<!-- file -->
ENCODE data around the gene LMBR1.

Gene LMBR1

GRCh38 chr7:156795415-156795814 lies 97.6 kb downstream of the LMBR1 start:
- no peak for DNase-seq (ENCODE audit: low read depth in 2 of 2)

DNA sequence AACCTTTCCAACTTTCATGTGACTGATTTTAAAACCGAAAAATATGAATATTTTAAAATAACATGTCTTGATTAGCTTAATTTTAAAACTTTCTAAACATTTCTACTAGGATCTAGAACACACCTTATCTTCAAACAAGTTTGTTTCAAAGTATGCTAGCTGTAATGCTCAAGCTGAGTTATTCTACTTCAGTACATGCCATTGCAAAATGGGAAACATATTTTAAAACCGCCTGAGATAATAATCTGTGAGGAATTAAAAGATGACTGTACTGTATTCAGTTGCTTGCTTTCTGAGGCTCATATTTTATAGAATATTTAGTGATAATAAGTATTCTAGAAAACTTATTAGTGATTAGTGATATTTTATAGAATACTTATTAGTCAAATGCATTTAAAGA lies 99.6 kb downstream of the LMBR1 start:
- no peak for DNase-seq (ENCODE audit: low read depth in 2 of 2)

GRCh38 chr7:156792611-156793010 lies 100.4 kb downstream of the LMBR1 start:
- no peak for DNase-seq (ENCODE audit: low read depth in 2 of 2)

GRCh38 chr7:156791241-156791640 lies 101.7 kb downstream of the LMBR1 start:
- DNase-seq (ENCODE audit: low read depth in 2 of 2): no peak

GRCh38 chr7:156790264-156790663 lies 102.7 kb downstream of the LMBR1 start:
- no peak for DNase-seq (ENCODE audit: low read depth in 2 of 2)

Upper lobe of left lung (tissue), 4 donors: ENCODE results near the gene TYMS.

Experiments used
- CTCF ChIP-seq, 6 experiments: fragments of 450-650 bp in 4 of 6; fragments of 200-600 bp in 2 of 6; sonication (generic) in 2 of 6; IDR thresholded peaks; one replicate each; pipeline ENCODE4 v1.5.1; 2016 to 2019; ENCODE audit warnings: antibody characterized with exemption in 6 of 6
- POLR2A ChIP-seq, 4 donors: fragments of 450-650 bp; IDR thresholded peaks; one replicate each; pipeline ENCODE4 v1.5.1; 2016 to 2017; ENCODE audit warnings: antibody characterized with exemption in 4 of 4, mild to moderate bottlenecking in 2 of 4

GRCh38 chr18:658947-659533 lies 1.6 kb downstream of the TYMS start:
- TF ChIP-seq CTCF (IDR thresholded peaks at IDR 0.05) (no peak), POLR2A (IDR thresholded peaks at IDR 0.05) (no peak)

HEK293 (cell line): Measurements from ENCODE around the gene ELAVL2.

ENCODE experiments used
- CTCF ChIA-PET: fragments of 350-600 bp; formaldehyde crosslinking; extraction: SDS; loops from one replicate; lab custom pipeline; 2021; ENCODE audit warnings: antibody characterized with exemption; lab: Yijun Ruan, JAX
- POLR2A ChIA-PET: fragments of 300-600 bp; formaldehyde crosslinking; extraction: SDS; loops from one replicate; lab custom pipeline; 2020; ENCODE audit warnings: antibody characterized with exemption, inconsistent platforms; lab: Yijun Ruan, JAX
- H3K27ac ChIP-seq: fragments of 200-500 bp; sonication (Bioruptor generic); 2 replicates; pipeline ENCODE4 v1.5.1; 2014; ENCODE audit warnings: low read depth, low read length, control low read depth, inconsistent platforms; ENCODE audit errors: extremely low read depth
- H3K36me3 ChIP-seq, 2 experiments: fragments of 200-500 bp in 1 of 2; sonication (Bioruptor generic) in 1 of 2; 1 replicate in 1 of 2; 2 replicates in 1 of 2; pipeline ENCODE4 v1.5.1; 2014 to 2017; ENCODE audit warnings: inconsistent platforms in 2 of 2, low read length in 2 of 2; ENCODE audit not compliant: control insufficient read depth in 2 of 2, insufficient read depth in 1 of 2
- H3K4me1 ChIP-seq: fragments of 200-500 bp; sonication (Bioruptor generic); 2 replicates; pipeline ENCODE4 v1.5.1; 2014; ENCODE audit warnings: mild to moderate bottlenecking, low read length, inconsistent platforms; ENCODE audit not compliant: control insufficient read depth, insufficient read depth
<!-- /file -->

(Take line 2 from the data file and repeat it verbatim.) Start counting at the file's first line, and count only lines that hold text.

Gene LMBR1